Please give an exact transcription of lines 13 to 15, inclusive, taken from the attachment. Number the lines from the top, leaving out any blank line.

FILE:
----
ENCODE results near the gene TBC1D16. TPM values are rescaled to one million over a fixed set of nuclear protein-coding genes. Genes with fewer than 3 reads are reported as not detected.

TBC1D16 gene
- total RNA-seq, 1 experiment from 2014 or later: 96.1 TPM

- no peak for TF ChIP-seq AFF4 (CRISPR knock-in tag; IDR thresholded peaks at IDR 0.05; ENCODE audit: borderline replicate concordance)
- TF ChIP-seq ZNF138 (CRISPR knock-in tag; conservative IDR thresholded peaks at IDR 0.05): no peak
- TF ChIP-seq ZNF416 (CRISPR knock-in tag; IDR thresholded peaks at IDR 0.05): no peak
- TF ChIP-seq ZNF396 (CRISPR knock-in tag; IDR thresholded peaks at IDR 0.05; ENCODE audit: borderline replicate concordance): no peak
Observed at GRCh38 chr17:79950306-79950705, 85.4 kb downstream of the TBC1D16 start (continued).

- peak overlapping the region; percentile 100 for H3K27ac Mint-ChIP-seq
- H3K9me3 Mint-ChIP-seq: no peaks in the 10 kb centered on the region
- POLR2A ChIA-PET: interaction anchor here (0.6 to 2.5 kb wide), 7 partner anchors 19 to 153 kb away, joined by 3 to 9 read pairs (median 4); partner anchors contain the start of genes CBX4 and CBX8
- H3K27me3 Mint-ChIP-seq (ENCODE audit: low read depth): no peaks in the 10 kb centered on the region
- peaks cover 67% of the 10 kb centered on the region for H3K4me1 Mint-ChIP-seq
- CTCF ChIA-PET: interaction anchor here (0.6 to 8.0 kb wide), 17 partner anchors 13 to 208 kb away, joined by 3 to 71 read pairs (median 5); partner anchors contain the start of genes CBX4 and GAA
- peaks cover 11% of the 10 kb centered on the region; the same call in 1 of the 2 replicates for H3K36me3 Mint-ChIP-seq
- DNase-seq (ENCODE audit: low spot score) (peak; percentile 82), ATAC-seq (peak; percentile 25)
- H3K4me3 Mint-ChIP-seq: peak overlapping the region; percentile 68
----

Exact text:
- peaks cover 67% of the 10 kb centered on the region for H3K4me1 Mint-ChIP-seq
- CTCF ChIA-PET: interaction anchor here (0.6 to 8.0 kb wide), 17 partner anchors 13 to 208 kb away, joined by 3 to 71 read pairs (median 5); partner anchors contain the start of genes CBX4 and GAA
- peaks cover 11% of the 10 kb centered on the region; the same call in 1 of the 2 replicates for H3K36me3 Mint-ChIP-seq